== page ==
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HMRC internal manual

Construction Industry Scheme Reform Manual

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HM Revenue & Customs
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The Scheme: contract payments: travel, subsistence and accommodation

CISR15600 Action guide contents
   

Where a construction contract places an obligation upon a contractor to pay a subcontractor’s expenses (such as travel, subsistence and accommodation expenses) such payments form part of the overall value of the contract, by virtue of FA04/s60. As such they will result in a deduction under the Scheme, by virtue of FA04/s61.

An obligation upon a contractor, under a construction contract, to pay a subcontractor’s expenses will fall within FA04/s60 regardless of whether the obligation is written, verbal, express or implied.

A payment made in respect of a subcontractor’s expenses will fall within FA04/s60 regardless of whether the contractor pays or reimburses the subcontractor, pays their expenses directly or pays a nominated third party.

The total amount deducted by the contractor should reflect the gross amount of the payments due under the contract, including the payment of expenses on the subcontractor’s behalf.  (See examples 1 & 2 below).

A deduction will not be due where a contractor allows the subcontractor to use the contractor’s own facilities - such as vehicles or accommodation. A deduction will not be due, even if the contractor is paying a third-party for the facilities, provided these payments are genuinely independent of the construction contract. (See examples 3 & 4 below). However, such arrangements will not be common and may imply the existence of an employer/employee relationship (subject to PAYE) rather than a contractor/subcontractor relationship (subject to CIS). Where a contractor makes a payment to a supplier in respect of a subcontractor’s travel, subsistence or accommodation it is very likely that this is a contract payment and that a deduction is due.

If the contractor can show that the provision of any accommodation was arranged and paid for prior to them entering into a contract with the subcontractor, then payment for that accommodation will be outside CIS.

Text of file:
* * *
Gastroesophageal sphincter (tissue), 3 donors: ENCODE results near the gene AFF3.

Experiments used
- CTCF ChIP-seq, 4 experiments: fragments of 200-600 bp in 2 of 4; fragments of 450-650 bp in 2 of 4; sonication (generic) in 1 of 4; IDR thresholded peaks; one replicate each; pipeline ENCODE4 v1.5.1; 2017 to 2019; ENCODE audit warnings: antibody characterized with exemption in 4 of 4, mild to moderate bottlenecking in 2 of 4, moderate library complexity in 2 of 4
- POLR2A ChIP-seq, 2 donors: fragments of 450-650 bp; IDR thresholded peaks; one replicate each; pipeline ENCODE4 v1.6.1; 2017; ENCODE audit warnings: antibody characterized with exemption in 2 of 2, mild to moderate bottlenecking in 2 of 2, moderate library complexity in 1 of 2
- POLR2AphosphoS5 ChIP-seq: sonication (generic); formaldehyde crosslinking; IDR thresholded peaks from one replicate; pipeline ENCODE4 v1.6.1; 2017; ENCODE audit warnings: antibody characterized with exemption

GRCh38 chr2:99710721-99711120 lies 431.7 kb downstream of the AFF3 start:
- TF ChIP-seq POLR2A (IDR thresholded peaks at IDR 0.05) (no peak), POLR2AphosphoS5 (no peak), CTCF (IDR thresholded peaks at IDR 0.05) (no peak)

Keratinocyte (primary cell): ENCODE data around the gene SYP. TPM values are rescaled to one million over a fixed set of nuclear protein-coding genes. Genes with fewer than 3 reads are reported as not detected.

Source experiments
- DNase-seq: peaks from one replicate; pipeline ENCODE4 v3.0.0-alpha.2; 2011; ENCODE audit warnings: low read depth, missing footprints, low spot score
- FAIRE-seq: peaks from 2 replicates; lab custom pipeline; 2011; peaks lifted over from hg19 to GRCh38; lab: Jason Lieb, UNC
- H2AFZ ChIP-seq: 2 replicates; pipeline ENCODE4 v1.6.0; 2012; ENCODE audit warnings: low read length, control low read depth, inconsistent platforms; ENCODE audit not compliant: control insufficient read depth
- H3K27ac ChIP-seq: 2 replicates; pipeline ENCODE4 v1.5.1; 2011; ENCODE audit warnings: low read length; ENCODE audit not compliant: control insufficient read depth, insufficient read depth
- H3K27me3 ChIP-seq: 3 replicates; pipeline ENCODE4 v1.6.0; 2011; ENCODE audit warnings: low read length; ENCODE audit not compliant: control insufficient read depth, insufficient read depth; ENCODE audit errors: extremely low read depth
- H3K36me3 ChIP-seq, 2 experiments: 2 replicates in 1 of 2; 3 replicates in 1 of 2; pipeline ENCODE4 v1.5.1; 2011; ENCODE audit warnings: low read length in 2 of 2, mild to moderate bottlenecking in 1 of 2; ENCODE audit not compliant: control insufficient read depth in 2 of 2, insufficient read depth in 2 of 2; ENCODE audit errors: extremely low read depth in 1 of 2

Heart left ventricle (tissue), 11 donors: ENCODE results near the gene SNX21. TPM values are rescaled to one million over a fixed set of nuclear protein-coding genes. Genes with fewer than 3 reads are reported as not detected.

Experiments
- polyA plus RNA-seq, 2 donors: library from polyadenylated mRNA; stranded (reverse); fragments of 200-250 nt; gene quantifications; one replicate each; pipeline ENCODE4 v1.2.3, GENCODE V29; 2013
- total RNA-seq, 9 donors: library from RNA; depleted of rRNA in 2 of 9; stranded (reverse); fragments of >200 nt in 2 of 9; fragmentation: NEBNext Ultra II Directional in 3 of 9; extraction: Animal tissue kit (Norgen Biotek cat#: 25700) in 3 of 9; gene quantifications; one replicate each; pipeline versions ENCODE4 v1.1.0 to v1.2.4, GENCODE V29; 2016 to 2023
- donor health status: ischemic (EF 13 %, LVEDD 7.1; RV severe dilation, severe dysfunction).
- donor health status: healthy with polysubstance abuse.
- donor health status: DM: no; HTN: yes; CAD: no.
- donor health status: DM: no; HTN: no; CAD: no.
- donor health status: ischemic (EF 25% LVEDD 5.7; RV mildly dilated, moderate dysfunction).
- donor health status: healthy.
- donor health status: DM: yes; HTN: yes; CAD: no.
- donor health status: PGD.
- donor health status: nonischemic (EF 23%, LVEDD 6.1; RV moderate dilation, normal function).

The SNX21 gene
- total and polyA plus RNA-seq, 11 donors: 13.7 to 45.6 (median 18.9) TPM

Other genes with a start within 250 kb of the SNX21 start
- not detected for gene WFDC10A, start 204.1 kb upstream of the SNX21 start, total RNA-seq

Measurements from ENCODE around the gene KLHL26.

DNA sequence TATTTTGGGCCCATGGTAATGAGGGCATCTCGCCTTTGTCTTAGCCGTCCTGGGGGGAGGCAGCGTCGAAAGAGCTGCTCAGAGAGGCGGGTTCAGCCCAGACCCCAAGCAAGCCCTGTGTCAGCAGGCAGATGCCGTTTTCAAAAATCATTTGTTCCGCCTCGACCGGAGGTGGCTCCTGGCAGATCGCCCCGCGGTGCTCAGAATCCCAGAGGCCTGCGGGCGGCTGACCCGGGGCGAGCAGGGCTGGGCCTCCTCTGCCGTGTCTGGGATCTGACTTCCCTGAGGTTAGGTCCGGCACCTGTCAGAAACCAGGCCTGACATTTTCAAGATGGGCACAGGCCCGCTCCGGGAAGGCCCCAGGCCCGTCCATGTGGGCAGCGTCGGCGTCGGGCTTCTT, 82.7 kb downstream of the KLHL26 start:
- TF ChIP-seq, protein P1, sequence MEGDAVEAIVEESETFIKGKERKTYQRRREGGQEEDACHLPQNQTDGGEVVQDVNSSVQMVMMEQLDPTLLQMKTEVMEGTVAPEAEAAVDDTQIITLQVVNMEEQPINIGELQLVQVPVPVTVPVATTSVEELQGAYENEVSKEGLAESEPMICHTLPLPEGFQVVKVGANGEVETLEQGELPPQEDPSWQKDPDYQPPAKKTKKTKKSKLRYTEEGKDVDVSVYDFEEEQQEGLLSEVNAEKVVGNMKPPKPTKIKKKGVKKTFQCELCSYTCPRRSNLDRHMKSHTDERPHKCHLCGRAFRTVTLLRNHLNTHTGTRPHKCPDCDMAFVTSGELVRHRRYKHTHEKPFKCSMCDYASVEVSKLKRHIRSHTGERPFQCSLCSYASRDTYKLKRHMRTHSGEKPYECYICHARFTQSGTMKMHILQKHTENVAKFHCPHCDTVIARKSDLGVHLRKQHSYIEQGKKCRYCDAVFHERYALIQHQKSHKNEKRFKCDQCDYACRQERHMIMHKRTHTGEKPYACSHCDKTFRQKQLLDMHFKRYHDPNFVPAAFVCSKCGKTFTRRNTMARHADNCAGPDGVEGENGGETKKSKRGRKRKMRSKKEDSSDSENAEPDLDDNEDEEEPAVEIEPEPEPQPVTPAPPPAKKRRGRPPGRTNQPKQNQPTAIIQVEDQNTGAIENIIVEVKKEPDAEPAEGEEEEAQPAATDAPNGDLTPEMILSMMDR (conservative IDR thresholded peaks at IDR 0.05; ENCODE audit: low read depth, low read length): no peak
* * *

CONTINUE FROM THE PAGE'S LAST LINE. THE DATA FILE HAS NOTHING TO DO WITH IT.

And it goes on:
Example 1

The value of a construction contract is £10,000, including the payment of the subcontractor’s accommodation expenses. The subcontractor’s hotel accommodation costs £1,000. The contractor pays £1,000 directly to the hotel, leaving £9,000 due to the subcontractor. The contractor should make a CIS deduction at the appropriate rate - 20% in this example. The deduction will be £2,000, based on total payments of £10,000. The contractor should give the subcontractor a Payment and Deduction Statement showing a gross payment of £10,000, with deductions of £2,000 for CIS and £1,000 for accommodation. The subcontractor will receive £7,000.

Example 2

The value of a construction contract is £10,000, including the payment of the subcontractor’s fuel costs. The fuel costs come to £2,000, which the subcontractor pays by credit card. The contractor pays £2,000 directly to the subcontractor’s credit card provider. This leaves £8,000 due to the subcontractor. The contractor should make a CIS deduction at the appropriate rate - 20% in this example. The deduction will be £2,000, based on a total payment of £10,000. The contractor should give the subcontractor a Payment and Deduction Statement showing a gross payment of £10,000, with deductions of £2,000 for CIS and £2,000 for fuel. The subcontractor will receives £6,000.

Example 3

The value of a construction contract is £9,000.  The contractor allows the subcontractor to use accommodation rented by them. The value of the subcontractor’s accommodation is £1,000. The contractor has rented the property completely independently of the construction contract.  The payment of rent does not result in a deduction and does not have to go onto the subcontractor’s Payment and Deduction Statement. The contractor should make a CIS deduction at the appropriate rate - 20% in this example. This will be £1,800, based upon a total payment of £9,000. The contractor should give the subcontractor a Payment and Deduction Statement showing a gross payment of £9,000, with deductions of £1,800 for CIS. The subcontractor will receive £7,200.

Example 4

The value of a construction contract is £9,000.  The contractor invites the subcontractor to use hotel accommodation pre-booked by them prior to the contractor entering into the construction contract with the subcontractor. The value of the subcontractor’s accommodation is £1,000. The contractor has pre-booked the accommodation completely independently of the construction contract.  The payment for the accommodation, in these circumstances, does not result in a deduction and does not have to go onto the subcontractor’s Payment and Deduction Statement. The contractor should make a CIS deduction at the appropriate rate - 20% in this example. This will be £1,800, based upon a total payment of £9,000. The contractor should give the subcontractor a Payment and Deduction Statement showing a gross payment of £9,000, with deductions of £1,800 for CIS. The subcontractor will receive £7,200.